WHAT THE MARKET WANTS: Seems Bulls Don’t Read The Wall Street Journal
Mon, Mar 1, 6:17 PM ET, by David Brown, Sabrient.com
If the bulls had been paying attention to the economic indicators reported last week, you'd assume the market would be down substantially by now. The fact is, however, that the S&P 500 is just down about -0.4% for the past calendar week, and today it's up over a full percent. Obviously, the bulls didn't see the surprising drop in Consumer Confidence, which fell to 46.0 from 56.6 in January, its lowest reading since early last year. Moreover, the lesser known Present Situation Index fell to 19.4, its lowest level in 27 years (which was in February 1983 when it was at 17.5).
The bulls also seemed to have missed a couple of other negative numbers: New Home Sales, 309K instead of 360K and Initial Jobless Claims, 496K vs. 460K. And their heads were buried somewhere other than the Wall Street Journal this morning when the stream of negative numbers continued: Personal Income, 0.1% vs. an expected 0.4%; Construction Spending, down 0.6%; and the ISM Manufacturing Index for February, 56.5 rather than the expected 57.9.
We can only assume that the bulls aren't reading The Wall Street Journal or any other financial media, as the market closed up strongly today. When the bulls are ready to rally, they love to climb a wall of worry. The S&P 500 index, by the way, has been somewhat range-bound since crossing 1000 on September 4 and moving between 1000-1150 ever since.
Possibly, this lack of traction for the negative economic news was the flurry of mergers announced this morning, a major one for AIG, which sold one of its divisions for more than $35 billion. But that theory is a bit suspect since the whole market was up and not led by the merger stocks.
Sectors. Our sector stats contained a few surprises as well. The top sector last week was Consumer Discretionary, led by unusually strong behavior from the retail (+1.8%) and auto (+1.3) industry groups, and within retailing, the sub-industry Catalog Retailers (+7.1%). Financials and Consumer Staples were also positive last week while Energy, Utilities and Materials were the worst, each down approximately 2%.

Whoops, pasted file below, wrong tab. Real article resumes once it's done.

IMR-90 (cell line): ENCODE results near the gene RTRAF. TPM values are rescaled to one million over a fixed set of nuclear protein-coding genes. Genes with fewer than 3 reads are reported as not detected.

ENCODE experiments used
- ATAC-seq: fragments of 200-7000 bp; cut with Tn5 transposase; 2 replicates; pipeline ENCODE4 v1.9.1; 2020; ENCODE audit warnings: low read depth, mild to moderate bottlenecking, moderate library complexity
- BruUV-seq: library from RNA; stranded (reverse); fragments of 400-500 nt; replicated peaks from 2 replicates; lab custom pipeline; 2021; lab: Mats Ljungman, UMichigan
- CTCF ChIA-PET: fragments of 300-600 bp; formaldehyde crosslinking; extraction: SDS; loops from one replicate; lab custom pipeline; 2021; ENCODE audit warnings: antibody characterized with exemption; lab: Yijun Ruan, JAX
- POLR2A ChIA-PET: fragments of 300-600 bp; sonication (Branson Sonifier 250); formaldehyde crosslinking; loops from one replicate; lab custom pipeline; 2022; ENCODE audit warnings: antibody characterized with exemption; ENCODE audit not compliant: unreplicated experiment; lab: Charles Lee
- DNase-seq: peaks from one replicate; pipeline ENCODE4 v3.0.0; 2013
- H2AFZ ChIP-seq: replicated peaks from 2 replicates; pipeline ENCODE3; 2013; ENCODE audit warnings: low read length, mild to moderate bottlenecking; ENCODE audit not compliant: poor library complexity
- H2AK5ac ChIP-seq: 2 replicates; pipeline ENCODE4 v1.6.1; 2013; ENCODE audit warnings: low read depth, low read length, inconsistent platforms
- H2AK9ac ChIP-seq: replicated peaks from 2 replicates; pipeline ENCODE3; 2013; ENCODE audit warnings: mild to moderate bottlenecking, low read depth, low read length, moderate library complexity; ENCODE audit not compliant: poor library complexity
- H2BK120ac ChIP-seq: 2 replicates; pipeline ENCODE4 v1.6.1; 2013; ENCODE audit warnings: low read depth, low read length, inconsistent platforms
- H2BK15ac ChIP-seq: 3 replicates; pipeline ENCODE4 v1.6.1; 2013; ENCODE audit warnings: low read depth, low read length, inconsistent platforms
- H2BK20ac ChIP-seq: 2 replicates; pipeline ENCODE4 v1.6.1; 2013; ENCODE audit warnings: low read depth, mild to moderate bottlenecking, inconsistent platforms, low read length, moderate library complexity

Click here to see the Market Stats.
Our forward sector outlook from our fundamentals-based and value-oriented SectorCast model now has Financials on top again, with Energy slipping to second and Telecom and Healthcare rounding out the top four. Despite last week's aberrant behavior by Consumer Discretionary which put it in the top performance slot, it is still dead last in our SectorCast outlook rank, with Industrials and Utilities not far away.
In this environment, it would make sense to be cautious and stay with value stocks from the Small-cap or Mid-cap segments. As usual, use appropriate hedges where possible.
By the way, all four stocks recommended in my last issue are up nicely from last Tuesday's opening.
4 Stocks Ideas for this Market
This week, I started with the Hidden Gems preset search on MyStockFinder (http://MyStockFinder.com). Then, I adjusted the parameters to include Small and Mid Caps (not Micro), asked for both Buys and Strong Buys, and up-weighted Technicals a bit. Here are 4 intriguing stock ideas from 4 different sectors:
Reinsurance Group of America (NYSE: RGA) – Financials
China Integrated Energy (Nasdaq: CBEH) – Energy
Community Health Systems (NYSE: CYH) – Healthcare
Boise, Inc. (NYSE: BZ) – Materials
Until next week,
Chief Market Strategist
Sabrient Systems, LLC
Leaders in Investment Research
Full disclosure: The author does not hold any of the stocks mentioned in this week's "Stock Ideas."
Disclaimer: This newsletter is published solely for informational purposes and is not to be construed as advice or a recommendation to specific individuals. Individuals should take into account their personal financial circumstances in acting on any rankings or stock selections provided by Sabrient. Sabrient makes no representations that the techniques used in its rankings or selections will result in or guarantee profits in trading. Trading involves risk, including possible loss of principal and other losses, and past performance is no indication of future results.
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